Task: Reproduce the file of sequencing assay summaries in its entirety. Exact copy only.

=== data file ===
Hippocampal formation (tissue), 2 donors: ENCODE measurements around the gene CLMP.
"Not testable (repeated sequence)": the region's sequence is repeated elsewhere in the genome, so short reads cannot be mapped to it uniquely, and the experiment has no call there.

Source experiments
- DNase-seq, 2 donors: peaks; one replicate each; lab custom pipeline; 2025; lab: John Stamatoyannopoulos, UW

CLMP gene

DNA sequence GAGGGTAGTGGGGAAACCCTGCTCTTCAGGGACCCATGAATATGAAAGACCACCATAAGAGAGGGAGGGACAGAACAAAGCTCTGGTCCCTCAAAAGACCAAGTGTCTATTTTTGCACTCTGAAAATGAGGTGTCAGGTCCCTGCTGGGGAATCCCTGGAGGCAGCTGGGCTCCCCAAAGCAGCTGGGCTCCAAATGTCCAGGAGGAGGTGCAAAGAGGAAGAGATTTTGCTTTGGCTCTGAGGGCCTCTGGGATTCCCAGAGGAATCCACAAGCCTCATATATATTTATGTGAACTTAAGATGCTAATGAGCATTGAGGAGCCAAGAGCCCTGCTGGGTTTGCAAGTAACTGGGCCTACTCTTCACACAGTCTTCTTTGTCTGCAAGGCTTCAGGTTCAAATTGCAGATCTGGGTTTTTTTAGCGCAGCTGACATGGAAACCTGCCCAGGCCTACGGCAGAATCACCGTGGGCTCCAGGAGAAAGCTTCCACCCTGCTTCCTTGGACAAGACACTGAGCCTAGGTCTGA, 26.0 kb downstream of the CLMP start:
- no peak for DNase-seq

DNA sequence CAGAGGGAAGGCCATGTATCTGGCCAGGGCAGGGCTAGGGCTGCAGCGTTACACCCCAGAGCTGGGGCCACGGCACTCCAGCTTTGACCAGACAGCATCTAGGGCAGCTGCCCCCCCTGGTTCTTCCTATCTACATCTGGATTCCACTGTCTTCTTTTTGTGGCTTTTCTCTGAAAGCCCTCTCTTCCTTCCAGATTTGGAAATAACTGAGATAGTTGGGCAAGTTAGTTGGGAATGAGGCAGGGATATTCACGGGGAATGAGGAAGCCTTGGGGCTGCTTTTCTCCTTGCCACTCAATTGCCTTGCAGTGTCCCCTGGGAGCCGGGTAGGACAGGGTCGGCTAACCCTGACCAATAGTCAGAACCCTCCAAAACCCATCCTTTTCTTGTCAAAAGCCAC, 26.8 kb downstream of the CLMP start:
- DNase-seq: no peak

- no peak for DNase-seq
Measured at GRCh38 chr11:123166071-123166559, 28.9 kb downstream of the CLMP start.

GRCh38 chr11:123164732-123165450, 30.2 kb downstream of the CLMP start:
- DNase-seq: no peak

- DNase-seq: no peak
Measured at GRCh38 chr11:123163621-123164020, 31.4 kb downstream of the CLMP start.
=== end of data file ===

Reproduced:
Hippocampal formation (tissue), 2 donors: ENCODE measurements around the gene CLMP.
"Not testable (repeated sequence)": the region's sequence is repeated elsewhere in the genome, so short reads cannot be mapped to it uniquely, and the experiment has no call there.

Source experiments
- DNase-seq, 2 donors: peaks; one replicate each; lab custom pipeline; 2025; lab: John Stamatoyannopoulos, UW

CLMP gene

DNA sequence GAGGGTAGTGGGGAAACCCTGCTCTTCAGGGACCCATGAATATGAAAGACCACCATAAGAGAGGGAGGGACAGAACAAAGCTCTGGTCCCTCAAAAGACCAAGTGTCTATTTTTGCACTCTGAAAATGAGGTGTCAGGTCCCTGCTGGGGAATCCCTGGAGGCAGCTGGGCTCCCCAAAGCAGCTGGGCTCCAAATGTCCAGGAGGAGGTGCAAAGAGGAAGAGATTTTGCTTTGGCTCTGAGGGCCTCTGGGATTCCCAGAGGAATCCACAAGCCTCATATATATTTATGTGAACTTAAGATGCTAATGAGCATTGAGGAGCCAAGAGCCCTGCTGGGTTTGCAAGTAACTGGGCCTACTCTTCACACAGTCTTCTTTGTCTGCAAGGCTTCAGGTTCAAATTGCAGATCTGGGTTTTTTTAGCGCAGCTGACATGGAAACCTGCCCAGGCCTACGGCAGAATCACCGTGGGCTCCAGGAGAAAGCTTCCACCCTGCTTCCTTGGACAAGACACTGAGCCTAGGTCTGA, 26.0 kb downstream of the CLMP start:
- no peak for DNase-seq

DNA sequence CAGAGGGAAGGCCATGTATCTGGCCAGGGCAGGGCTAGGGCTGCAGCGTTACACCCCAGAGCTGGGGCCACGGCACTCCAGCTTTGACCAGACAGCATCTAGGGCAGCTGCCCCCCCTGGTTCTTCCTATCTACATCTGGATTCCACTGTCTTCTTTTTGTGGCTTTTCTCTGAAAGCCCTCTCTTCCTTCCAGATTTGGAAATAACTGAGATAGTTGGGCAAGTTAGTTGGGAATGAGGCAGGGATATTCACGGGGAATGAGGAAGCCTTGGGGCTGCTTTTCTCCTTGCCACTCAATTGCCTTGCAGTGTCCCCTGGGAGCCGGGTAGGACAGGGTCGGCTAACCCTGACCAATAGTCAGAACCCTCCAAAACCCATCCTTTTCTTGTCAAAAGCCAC, 26.8 kb downstream of the CLMP start:
- DNase-seq: no peak

- no peak for DNase-seq
Measured at GRCh38 chr11:123166071-123166559, 28.9 kb downstream of the CLMP start.

GRCh38 chr11:123164732-123165450, 30.2 kb downstream of the CLMP start:
- DNase-seq: no peak

- DNase-seq: no peak
Measured at GRCh38 chr11:123163621-123164020, 31.4 kb downstream of the CLMP start.